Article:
The unworthy.

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"Big news... Ahmadinijad is telling the people of big news tonight" exclaimed my unlikely friend at a local fast-food joint whilst forcing a burger through the hole between his beard. Glaring at the big screen in the corner that prompted the statement, over the heads of consuming Iranians, I studied the screen - it could have been one of many things. Rapidly accessing possible scenarios, combined scenarios and sub scenarios, I arrived at a couple of likely situations, both of which raised the pulse a little. "It's good news" replied my friend, leaving me less reassured.

It's a tense time, a complicated time and a confusing time. It might also be an illogical time and nearing a dangerous time. The president announced a technological advancement which seemed less a statement for Iranian ears and more of the continued word play between the paymaster that surrounds this nation. This news came with a smile for me. Although anything involving the word nuclear troubles me, I can see some merits. On the night of Iran entering the "nuclear club", I conducted a research session regarding the related issues and was kept awake in horror till morning prayer. Beyond the obvious, my ear pricked to the very real scenario that is the ironic possibility of a nuclear strike within Iranian border.

"Seed [nuclear] energy is our right" is chanted in support of these advances yet perverted by children and adopted by elders: "Seed [nuclear] energy 200 toman [£0.12] a pack" is one of many. Among the circles I dance between the preferred term is said with a waiting smile, a jape with solidarity showing no illusion as to the wavering fate of the nation.

A few days after, my unlikely friend managed to lure me into what was presented as spectatorship of the not too uncommon scene of gifting the public with cakes and drinks. The day coincided with the anniversary of prophet Mohammad's birthday, which also conicided with the anniversary of Jesus' resurrection, yet my interest lay with seeing a possible celebration of the nation's controversial technological advancement. Our arrival at the patisserie to pick up the order for 100 kilos of cakes informed me of the real plans and the role that was assumed of me. Nonplussed by this turnout, I excitedly joined a team of five men in throwing together an attempt of a display table part-way into an ally off a busy street. There was no beginning to this event and certainly no opportunity for display - no sooner had cake boxes opened than hands attacked. I fell into the role of cup-filler, receiving top-ups to my copper kettle and supplying to plastic cups. The swelling crowd forked at us with their wanting fingers while shunting the table forward and shouting requests - "Two people", "six people", "three people" instructed the people, who's faces I had no time to see. "You've given me too little" announced a displeased recipient while returning his cup. Angry at the developing greed, my unlikely friend spoke out, "You are being ugly before god" as we witnessed people walking off with six cakes per hand and passing two-litre bottles for filling.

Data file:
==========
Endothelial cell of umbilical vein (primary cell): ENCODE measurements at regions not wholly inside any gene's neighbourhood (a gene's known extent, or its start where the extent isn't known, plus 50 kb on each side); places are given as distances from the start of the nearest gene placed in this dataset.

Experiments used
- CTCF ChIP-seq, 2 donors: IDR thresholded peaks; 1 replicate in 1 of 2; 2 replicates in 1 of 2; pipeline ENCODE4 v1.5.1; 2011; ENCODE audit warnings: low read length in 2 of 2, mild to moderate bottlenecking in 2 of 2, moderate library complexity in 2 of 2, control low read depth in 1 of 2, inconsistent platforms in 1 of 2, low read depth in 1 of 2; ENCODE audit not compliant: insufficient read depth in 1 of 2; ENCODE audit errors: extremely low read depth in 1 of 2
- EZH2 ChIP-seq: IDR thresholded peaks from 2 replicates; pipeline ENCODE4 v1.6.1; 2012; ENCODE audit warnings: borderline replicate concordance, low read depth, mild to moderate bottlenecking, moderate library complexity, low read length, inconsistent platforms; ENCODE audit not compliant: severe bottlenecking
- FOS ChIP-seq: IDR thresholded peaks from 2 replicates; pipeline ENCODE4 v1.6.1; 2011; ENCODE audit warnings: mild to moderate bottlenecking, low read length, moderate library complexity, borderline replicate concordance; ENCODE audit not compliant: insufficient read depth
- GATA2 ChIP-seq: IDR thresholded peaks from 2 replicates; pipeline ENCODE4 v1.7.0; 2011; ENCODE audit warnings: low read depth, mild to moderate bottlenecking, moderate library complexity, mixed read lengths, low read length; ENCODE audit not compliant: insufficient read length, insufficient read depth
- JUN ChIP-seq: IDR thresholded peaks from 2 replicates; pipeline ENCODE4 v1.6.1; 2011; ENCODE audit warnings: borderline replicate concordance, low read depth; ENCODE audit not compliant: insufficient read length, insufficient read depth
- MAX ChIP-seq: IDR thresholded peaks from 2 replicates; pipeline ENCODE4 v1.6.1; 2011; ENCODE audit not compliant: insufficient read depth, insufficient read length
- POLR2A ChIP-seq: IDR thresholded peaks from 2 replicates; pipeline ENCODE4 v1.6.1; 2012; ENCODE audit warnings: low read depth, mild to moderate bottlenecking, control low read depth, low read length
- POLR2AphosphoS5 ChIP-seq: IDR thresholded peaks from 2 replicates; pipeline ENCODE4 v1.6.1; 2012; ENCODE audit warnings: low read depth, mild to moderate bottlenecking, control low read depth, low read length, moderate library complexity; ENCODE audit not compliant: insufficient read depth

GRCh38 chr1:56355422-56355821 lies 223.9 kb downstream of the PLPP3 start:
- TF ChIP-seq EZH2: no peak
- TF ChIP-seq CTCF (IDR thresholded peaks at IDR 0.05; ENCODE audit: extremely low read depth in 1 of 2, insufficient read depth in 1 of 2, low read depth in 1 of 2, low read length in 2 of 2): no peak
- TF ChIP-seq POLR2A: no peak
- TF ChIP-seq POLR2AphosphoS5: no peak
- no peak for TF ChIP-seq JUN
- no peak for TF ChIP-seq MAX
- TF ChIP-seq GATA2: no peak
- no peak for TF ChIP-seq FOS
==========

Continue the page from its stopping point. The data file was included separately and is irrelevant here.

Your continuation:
We had surprisingly few operational issues during the handing out and I happily ate my first and only cake as it was informed that we'd managed to fill two thousand cups. I had little time to rejoice though, the aftermath added to my upset at the peoples' behavior. We'd managed to destroy the street - I could hear the repeated crunch of plastic cups under pedestrian feet. We fed the unworthy, littered the streets and paid a lot of money for the privilege. I tried not to imagine the scenes should there be a real need for food, should the nation be forced to defend itself.


  • Iranians are strange in that during times of true crisis, they do seem to bond together. The Imposed War brought together the religious, the secular, the young, the old (at times the very old), pro-Shah, pro-Khomeini, etc. etc. to fight a common enemy. It is sad that it seems ONLY in these times Iranians band together, but the fact remains that they do. There is a much greater sense of national identity among Iranians (and other people in the region) than in Western countries as culture and national identity are sometimes, but only sometimes, interrelated. For this reason I do not worry so much about how the people will be taken care of should the nation need defend itself, but I worry that there simply will not be enough resources, not because the greedy have managed to snatch it all, but simply because there ISN'T enough food (among other things), with sanctions and ports being closed off.
    I am both happy and frightened at the latest development. Iran has not broken any rule of the NPT nor have they even mentioned the thought of withdrawing from the NPT (as North Korea did), yet they are still hounded by the public and threats are being made against a country which does not have nuclear weapons, and even by U.S. and Israeli intelligence will not have for at least ten years, if they choose to produce them. Despite my twisted sense of pride in Iran's accomplishment, I cannot help but fear what actions the West will take to destroy it, and indeed I feel, like you, as if words from Ahmadinejad and Larijani and Mottaki) are often aimed more toward those living outside of Iranian borders rather than within and sometimes are said only to instigate trouble. Despite threats presented, the focus should always be on the people because if they are not equipped with enough or proper information, who is to say another revolution (funded by the West, obviously) is not on the way? Though I wish for such a change, it is not with the help of American hands who will afterward feel entitled to a large dip in our oil fields.

    By Anonymous Tahereh, at 12:26 AM  

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